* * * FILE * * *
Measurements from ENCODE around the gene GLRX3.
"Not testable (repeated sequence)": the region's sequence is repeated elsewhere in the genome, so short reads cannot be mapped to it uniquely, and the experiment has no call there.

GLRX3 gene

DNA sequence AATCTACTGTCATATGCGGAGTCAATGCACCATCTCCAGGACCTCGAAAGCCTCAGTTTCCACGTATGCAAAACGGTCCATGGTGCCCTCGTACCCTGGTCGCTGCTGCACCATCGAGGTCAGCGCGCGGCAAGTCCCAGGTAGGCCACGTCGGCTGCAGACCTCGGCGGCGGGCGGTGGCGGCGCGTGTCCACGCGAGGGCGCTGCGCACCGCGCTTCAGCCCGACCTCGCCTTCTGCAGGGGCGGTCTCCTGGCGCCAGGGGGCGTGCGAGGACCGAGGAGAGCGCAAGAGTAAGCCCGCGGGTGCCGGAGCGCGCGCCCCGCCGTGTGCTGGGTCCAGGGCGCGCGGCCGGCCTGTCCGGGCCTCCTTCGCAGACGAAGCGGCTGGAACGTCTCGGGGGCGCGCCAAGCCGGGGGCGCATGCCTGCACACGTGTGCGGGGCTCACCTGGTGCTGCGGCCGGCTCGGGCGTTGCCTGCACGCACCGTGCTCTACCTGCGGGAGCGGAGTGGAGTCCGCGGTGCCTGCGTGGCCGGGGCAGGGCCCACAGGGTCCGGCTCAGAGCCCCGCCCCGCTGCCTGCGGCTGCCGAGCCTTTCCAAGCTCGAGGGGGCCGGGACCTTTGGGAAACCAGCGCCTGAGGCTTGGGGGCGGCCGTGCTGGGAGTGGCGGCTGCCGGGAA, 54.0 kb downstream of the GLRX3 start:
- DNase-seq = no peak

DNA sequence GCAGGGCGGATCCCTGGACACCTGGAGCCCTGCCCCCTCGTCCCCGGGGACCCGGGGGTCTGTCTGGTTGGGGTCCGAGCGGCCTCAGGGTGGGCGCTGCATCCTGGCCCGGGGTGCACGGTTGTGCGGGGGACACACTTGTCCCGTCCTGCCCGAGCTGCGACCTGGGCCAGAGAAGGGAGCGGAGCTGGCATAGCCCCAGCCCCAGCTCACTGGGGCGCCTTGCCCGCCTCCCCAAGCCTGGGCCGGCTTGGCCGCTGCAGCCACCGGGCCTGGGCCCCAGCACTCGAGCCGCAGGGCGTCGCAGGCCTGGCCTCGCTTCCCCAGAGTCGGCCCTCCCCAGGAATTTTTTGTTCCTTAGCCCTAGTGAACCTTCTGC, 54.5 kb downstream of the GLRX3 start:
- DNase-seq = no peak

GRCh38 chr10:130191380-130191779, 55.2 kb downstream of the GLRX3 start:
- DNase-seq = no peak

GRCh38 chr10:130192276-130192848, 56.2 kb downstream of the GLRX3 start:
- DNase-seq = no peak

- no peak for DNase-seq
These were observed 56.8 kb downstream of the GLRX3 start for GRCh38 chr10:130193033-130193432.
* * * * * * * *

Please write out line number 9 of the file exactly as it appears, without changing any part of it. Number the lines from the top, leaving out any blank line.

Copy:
- DNase-seq = no peak